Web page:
Do your homework before making an offer. Compare prices of recently sold homes and new listings in the neighborhood. It also helps to know something about the seller’s motivation and how long the home has been on the market. A lower price with a speedy closing, for example, might motivate a seller who must move, has another house under contract, or must sell quickly for other reasons.
Also recognize that while your low offer in a normal market might be rejected at once, in a buyer’s market, it might motivate the seller to either accept it or make a counter-offer.
If you are buying a new home on a tight budget, one of the options that will come to your attention is purchasing a condominium or townhome instead of a standard single family home. Because most of them share walls, condos and townhomes are more affordable. But before you consider moving into a multi-family complex, consider both the down and the up sides to such a purchase.
The Difference Between A Condo And A Townhome
New buyers may be confused as to the difference between a condo and a townhome. Both are attached homes, where at least one wall is shared between two units. One difference between them is that a townhome does not have any units above or below, only on the sides. Townhomes are usually at least two stories, sometimes three stories. Condos on the other hand are often single story-although not always-and may have units both above and below as in an apartment building.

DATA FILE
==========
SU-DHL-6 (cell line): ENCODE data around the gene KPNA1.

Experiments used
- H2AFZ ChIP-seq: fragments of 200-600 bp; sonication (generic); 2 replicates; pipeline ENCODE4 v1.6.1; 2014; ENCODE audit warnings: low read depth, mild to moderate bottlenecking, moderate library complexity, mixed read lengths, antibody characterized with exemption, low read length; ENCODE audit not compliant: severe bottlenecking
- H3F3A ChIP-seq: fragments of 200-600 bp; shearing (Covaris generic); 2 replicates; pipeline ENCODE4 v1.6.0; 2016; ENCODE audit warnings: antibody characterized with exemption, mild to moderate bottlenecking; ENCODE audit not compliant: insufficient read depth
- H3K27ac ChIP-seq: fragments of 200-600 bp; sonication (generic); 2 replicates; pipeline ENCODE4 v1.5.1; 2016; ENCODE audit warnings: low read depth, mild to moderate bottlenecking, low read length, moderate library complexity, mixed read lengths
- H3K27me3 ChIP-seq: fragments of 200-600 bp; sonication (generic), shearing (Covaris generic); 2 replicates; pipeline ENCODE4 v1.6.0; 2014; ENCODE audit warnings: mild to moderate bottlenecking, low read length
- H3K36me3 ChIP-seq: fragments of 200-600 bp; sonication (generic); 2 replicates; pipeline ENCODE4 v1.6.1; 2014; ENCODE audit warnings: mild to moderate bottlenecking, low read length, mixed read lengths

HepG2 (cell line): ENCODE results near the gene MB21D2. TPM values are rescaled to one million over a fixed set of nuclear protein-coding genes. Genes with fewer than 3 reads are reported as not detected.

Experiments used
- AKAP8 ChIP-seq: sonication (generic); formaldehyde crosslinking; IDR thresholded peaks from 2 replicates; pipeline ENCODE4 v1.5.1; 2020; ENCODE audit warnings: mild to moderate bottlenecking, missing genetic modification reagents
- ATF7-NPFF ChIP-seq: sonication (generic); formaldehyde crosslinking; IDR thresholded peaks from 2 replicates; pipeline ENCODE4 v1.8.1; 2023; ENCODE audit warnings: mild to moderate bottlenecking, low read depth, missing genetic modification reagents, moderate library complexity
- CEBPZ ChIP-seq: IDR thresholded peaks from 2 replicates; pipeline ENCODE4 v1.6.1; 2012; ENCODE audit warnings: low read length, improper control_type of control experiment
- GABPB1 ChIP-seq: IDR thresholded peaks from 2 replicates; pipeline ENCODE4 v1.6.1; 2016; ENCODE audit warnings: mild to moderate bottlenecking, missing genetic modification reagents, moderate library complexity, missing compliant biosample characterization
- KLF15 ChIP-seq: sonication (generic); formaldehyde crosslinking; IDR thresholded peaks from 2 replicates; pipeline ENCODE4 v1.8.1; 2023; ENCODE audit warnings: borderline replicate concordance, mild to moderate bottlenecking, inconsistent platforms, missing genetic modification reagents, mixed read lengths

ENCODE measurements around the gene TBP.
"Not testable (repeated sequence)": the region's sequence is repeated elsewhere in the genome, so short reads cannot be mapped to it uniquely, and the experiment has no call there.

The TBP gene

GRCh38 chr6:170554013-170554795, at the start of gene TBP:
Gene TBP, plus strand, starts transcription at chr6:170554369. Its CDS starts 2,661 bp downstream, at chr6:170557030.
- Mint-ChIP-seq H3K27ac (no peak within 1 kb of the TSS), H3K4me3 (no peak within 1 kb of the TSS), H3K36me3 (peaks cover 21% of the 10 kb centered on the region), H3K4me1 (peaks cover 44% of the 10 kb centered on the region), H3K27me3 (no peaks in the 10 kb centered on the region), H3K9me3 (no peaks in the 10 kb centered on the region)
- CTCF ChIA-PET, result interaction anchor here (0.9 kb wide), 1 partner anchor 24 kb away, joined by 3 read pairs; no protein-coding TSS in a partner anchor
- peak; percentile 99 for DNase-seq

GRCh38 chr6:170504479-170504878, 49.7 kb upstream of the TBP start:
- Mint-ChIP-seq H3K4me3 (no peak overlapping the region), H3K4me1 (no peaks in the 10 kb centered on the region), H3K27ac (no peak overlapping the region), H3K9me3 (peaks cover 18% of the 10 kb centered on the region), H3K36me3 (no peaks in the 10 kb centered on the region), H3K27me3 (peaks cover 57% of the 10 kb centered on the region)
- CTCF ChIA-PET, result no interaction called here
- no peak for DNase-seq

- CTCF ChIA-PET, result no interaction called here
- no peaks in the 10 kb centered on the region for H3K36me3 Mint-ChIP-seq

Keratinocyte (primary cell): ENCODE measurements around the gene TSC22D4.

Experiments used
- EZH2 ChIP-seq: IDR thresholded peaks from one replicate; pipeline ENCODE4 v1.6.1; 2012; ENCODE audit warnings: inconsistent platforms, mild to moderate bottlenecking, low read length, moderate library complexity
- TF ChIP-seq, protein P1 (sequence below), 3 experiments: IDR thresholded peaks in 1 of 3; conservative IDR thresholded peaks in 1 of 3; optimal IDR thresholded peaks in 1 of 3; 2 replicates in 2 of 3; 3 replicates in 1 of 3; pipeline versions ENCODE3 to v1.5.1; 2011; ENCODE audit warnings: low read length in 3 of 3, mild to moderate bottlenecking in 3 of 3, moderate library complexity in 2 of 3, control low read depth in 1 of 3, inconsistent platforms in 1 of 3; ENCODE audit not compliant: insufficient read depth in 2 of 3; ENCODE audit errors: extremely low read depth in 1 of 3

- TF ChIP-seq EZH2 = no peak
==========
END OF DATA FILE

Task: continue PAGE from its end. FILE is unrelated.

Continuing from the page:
But the truly important distinction between the two is in the ownership rights of the buyer. Condo owners have rights that extend only to the walls of the unit, while townhomes usually have rights to the land as well. This can become a little complicated in the legal aspects, but that is the basic difference.
Condos usually have an association, run by the owners in the complex, that helps to take care of the shared areas of the complex and also maintain the standards set out in the rules. The condo association usually handles such things as lawn and garden care, painting of the outside of the building, and roof repair. Some townhomes may have a similar association as well, called a homeowner’s association. It handles things in much the same manner. Associations require monthly fees, and all owners can take part in the decisions made by the board.
Things To Consider
Condos and townhomes have some potential downsides you should consider. There are often rules about pets, so you may not be able to take your dog or cat with you. You will also find that most such homes lack any sort of real yard, although some townhomes have a small yard. Shared green space is often available, but you will not have the same privacy.
There are also some things about this type of home you might appreciate, such as not having to do the maintenance on the exterior of the house or the yard.
Condo and townhome living is very well suited to some people, and less so to others. Consider all of the aspects when you are thinking of buying this type of home and give us a call if you have questions at 775-432-6300.